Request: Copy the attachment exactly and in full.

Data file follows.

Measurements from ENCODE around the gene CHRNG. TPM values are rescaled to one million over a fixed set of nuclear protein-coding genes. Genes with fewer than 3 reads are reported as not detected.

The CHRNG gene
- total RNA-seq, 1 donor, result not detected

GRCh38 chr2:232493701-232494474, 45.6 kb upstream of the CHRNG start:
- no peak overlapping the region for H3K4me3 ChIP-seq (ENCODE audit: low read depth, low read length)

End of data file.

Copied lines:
Measurements from ENCODE around the gene CHRNG. TPM values are rescaled to one million over a fixed set of nuclear protein-coding genes. Genes with fewer than 3 reads are reported as not detected.

The CHRNG gene
- total RNA-seq, 1 donor, result not detected

GRCh38 chr2:232493701-232494474, 45.6 kb upstream of the CHRNG start:
- no peak overlapping the region for H3K4me3 ChIP-seq (ENCODE audit: low read depth, low read length)